While the looming gas crunch and measures against it temporarily could lead to even higher energy prices in Europe’s largest economy (and higher emissions), the transition to an energy mix based on renewables after three to five years of high prices could actually lead to cheaper energy, the boss of Germany’s biggest power generator, RWE, said.
Russian gas monopolist Gazprom last week had diminished gas flows through the key Nord Stream 1 gas pipeline from Russia to Germany under the Baltic Sea by about 40%, according to Germany’s federal grids agency BNetzA.
“The situation on the gas market has deteriorated in recent days. The missing quantities can still be replaced, and the gas storage tanks are still being filled, albeit at high prices,” Habeck said, adding that while security of supply currently is still guaranteed, the situation is serious.
“We are therefore further strengthening precautions and taking additional measures to reduce gas consumption. This means that gas consumption must continue to fall, so more gas must be stored in storage, otherwise things will get really tight in the winter.”
While Germany is trying to build several floating terminals for liquefied natural gas (LNG) and is pushing for energy efficiency measures, Habeck said that the time has come to also lower gas and electricity consumption in industry, but assured the government won’t tolerate the evident strategy of Russian president Vladimir Putin to drive prices up and divide Europe.
Berlin has introduced new legislation asking energy companies to provide a power plant reserve, also of coal-fired power stations, Habeck’s ministry is preparing a decree to activate a gas reserve, and plans to start auctions in the summer that give incentives for industrial consumers to use less gas.
“We'll tap into the gas replacement reserve as soon as the law goes into effect. That means, to be honest, more coal-fired power plants for a transitional period. That's bitter, but it's sheerly necessary in this situation to reduce gas consumption,” Habeck said, whose Green Party for years had fought for an early exit from coal.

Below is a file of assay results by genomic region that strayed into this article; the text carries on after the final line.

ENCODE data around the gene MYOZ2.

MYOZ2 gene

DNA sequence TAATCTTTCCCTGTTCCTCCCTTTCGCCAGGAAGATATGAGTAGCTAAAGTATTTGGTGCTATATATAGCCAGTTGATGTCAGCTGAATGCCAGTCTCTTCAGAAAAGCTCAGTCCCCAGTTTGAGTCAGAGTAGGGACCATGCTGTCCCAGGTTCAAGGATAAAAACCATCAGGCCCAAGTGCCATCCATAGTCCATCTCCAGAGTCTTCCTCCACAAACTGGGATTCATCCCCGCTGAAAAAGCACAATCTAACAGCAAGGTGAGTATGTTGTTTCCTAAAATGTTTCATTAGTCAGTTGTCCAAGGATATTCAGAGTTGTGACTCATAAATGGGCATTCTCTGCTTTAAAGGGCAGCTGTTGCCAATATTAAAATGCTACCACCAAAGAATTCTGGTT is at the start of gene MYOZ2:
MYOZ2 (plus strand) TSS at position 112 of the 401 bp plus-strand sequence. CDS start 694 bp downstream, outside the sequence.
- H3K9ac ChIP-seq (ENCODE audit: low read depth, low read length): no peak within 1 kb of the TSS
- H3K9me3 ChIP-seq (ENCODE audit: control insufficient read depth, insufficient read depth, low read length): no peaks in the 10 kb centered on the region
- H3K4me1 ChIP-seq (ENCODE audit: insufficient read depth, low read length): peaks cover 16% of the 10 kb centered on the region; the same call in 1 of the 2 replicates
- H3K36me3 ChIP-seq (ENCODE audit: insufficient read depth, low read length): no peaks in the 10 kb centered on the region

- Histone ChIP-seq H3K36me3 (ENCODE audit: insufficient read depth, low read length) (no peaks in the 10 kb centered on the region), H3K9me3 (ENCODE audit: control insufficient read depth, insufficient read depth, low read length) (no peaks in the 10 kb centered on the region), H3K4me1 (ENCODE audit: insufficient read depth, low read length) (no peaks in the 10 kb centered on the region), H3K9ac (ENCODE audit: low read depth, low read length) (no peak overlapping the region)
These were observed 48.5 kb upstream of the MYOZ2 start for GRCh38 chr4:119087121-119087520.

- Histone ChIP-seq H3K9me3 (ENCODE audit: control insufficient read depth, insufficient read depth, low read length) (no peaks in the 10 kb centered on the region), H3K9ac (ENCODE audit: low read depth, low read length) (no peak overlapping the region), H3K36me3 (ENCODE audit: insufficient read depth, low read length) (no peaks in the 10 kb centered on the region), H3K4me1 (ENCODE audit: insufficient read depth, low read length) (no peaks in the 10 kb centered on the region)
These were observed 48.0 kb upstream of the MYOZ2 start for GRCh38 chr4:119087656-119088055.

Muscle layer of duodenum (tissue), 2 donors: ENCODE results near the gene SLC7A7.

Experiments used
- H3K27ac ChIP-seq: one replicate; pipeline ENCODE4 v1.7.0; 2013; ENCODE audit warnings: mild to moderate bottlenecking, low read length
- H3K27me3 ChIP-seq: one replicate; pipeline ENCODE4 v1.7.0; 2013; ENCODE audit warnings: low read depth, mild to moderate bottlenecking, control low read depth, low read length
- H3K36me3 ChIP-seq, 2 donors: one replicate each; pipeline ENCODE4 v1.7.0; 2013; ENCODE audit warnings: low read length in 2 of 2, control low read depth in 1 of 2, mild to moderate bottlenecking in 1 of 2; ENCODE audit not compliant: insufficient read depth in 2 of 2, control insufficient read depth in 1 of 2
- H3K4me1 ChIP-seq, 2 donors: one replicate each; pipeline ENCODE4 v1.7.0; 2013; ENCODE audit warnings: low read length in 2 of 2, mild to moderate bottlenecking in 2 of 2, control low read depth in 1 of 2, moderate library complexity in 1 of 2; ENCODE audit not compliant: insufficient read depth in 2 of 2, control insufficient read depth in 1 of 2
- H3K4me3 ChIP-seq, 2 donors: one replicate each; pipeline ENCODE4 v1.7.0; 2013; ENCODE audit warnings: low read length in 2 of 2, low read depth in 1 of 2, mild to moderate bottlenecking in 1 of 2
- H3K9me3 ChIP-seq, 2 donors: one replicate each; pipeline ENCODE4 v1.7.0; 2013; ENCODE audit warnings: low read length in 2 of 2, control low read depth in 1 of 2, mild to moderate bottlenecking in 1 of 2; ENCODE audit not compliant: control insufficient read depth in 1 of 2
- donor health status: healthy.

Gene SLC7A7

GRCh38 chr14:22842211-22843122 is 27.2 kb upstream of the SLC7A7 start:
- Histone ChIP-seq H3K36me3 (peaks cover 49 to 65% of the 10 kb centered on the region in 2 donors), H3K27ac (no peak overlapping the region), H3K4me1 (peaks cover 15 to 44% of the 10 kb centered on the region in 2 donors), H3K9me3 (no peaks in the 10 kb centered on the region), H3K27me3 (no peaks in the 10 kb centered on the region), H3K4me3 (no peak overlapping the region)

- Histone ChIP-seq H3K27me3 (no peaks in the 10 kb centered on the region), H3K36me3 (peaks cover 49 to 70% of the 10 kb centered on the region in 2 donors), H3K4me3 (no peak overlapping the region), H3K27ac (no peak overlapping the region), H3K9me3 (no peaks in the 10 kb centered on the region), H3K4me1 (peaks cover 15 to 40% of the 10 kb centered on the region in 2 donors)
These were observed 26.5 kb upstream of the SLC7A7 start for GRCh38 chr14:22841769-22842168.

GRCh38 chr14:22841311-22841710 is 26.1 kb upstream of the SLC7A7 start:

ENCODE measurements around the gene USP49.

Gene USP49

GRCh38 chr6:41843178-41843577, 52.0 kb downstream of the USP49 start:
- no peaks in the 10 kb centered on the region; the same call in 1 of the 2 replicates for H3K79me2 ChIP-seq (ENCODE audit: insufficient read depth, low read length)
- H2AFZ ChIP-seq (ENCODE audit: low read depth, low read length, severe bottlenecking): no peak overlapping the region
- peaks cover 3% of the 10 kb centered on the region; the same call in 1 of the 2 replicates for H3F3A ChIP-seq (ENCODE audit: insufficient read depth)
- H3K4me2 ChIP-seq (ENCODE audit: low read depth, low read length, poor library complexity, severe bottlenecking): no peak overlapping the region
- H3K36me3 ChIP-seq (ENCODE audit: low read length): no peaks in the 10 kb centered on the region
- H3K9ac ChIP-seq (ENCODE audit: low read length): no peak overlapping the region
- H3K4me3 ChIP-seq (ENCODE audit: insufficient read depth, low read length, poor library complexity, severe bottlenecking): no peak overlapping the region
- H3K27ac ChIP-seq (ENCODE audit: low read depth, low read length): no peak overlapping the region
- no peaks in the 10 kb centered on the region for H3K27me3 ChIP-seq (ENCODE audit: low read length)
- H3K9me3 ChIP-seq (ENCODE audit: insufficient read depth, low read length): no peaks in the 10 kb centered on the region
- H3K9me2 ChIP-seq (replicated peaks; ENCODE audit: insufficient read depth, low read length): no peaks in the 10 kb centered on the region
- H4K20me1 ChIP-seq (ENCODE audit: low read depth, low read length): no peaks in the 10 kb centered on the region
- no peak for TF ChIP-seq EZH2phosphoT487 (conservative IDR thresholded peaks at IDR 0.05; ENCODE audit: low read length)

“We must and we will do everything we can to store as much gas as possible in summer and autumn. The gas storage tanks must be full in winter. That has top priority."
The government for its strategy to lessen Germany’s dependence on Russian energy has been in close contact with RWE, which is both a large producer of lignite, a coal importer and operator of gas-fired power plants.
RWE chief executive Markus Krebber in an interview with the Süddeutsche Zeitung newspaper published on Monday said his company is already getting much less fossil gas from Russia than agreed upon, and in the wake of EU sanctions against Russia already had to write off €850m ($894m) in coal supply contracts.
While the global supply of gas has diminished, Germany in recent years also has shuttered more power plant capacities than it built, Krebber said, likely resulting in years of high energy prices. But the CEO said that after that, the situation will actually improve because of the energy transition.
“It will probably take three to five years [until prices go down] as it takes years until new capacities are created and other countries can supply additional energy,” Krebber told the newspaper.
“But the good news is the green energy world is becoming cheaper compared to today's price level.”
German clients of electricity providers specialised on renewable power are already getting a glimpse of that future as some of the companies, such as Naturstrom, are actually lowering their electricity tariffs next month (after Berlin has abolished the EEG supplement to finance renewable energy additions), while customers of (mostly) conventional power providers such as Vattenfall or E.ON face higher bills.
While Berlin is battling to save Germany from a gas price crunch next winter, the government is also pushing through several packages of legislation to speed up the build-up of renewable energies, which are targeted to rise to 80% of the country's power consumption in 2030, up from 42% last year.